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Learning from Warren Buffett's Teacher

By Michael Carr   |   Wednesday, 23 Apr 2008 01:32 PM

The greatest influence on the investment style of Warren Buffett was Benjamin Graham, widely considered to be the originator of value investing.

In 1934, Graham literally wrote the book on value investing when he published "Security Analysis" with David Dodd.

After reading the book, Buffett enrolled at Columbia Business School and studied under Graham. Other students included legendary value investors William Ruane, Walter J. Schloss, and Charles Brandes.

Graham had a great deal of success as an investor, buying many stocks at what he considered bargain prices during the Great Depression. This disciplined investment approach continued to deliver profits throughout his life.

Graham was often able to buy stocks that traded for less than the amount of cash the company had in the bank. Such bargains are rare in today's market and usually only occur as a company plummets into bankruptcy.

But, Graham's principles are still sound and the master investor's criteria are quite simple. For this Ben Graham Superstar Screen, we looked for:

• A price-to-earnings ratio less than 25 based on earnings over the past 12 months and the forecast for the current fiscal year. This high level is appropriate in today's market given the yields on long-term Treasury bonds • A price-to-book ratio less than 1, a criteria Graham strongly advocated in all his writings

• A positive dividend yield, ensuring we are paid to wait until the market recognizes the value of the stock

• Stronger performance than the overall market, as measured by the S&P 500. This requirement is added to help us avoid the value trap of buying stocks on their way down

Interestingly, the resulting screen includes several insurance companies:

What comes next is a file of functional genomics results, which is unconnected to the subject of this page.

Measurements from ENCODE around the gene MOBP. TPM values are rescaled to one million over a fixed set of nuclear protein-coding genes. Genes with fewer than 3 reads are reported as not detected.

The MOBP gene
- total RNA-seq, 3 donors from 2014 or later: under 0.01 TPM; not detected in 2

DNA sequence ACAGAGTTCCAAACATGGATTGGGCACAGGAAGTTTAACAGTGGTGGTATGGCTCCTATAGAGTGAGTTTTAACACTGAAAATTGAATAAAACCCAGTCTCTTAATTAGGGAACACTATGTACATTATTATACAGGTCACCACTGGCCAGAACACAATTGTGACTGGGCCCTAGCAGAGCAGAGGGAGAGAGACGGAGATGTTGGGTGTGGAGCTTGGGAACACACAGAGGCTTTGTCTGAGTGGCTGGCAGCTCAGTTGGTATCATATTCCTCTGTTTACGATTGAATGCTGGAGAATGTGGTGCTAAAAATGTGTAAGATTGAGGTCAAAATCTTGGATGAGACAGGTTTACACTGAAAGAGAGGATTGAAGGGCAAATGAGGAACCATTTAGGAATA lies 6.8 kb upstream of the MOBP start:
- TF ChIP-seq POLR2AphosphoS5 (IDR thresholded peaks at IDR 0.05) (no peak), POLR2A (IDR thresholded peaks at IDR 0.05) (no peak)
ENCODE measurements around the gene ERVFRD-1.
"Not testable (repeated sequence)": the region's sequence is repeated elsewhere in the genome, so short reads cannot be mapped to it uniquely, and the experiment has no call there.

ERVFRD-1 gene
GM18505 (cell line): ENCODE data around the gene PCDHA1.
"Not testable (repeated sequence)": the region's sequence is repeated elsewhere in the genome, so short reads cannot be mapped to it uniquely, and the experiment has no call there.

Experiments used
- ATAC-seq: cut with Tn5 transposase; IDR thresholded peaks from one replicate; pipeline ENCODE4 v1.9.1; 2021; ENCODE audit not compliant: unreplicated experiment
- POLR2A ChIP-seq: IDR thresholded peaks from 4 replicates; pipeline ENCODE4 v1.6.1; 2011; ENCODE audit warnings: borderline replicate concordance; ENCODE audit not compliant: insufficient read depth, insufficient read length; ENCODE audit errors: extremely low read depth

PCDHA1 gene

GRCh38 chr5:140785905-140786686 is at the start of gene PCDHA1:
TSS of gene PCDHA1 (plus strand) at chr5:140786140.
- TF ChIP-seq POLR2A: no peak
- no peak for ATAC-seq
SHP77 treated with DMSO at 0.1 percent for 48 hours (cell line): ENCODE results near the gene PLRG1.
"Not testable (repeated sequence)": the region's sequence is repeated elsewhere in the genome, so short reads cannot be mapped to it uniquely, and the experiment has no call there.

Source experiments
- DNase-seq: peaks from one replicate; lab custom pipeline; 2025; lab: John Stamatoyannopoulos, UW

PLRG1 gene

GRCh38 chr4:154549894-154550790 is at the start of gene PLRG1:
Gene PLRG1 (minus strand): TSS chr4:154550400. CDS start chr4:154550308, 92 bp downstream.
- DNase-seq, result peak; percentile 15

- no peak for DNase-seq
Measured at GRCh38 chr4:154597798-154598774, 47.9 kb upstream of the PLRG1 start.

Allied World Assurance Holdings (AWH)

This insurance company with consistent earnings in excess of $7 per share recently traded near 42 a share, giving it a P/E ratio of 6 based on last year's earnings and next year's forecast. There are no balance sheet concerns in analyst reports on AWH.

Aspen Insurance Holdings (AHL)

Insurer with small subprime exposure had its stock punished at the beginning of the meltdown. A favorite of value mutual fund families like Royce and Franklin-Templeton. Recent price: 27.30.

Braskem (BAK)

Brazilian chemical company with more than $8 billion in annual sales. Offers a 4.6 percent dividend at a recent price of 16.59 and will grow as the world's economy picks up.

Endurance Specialty Holdings (ENH)

Hedge fund investor Richard Perry owns 11 percent of this insurer. Largely unknown, Perry manages $15 billion and is reported to be among the highest paid hedge fund managers, earning $350 million last year. ENH traded recently at 37.59.

FreeSeas (FREE)

At a recent price of 7, this Greek shipping company trades at only 4 times next year's estimated earnings. The high level of institutional ownership has held price gains back recently, but on the upside, institutions have become more active in unlocking value.

Grupo Aeroportuario del Pacifico (PAC)

This company operates airports, mainly in Mexico. Analysts estimate it will deliver a 50 percent total return over the next two years based upon its recent price of 42.98.

Norsk Hydro (NHYDY)

This Norwegian aluminum company is a bet on a worldwide economic recovery. With a P/E ratio of 8, NHYDY is priced at half the industry average. Trading near 14.55 recently.

PartnerRe (PRE)

This reinsurer has grown earnings at a rate of more than 22 percent a year over the past 5 years. Although earnings growth is expected to slow dramatically, at a recent price of 75.13 that slowdown is priced into the stock.

Platinum Underwriters Holdings (PTP)

With better-than-average operating margins and return on equity, this well-managed reinsurance company is priced below its peers. Its P/E ratio is only 7 at a recent price of 33.75, providing a margin of safety to conservative investors.

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MichaelCarr
The greatest influence on the investment style of Warren Buffett was Benjamin Graham, widely considered to be the originator of value investing. In 1934, Graham literally wrote the book on value investing when he published "Security Analysis" with David Dodd. After reading...
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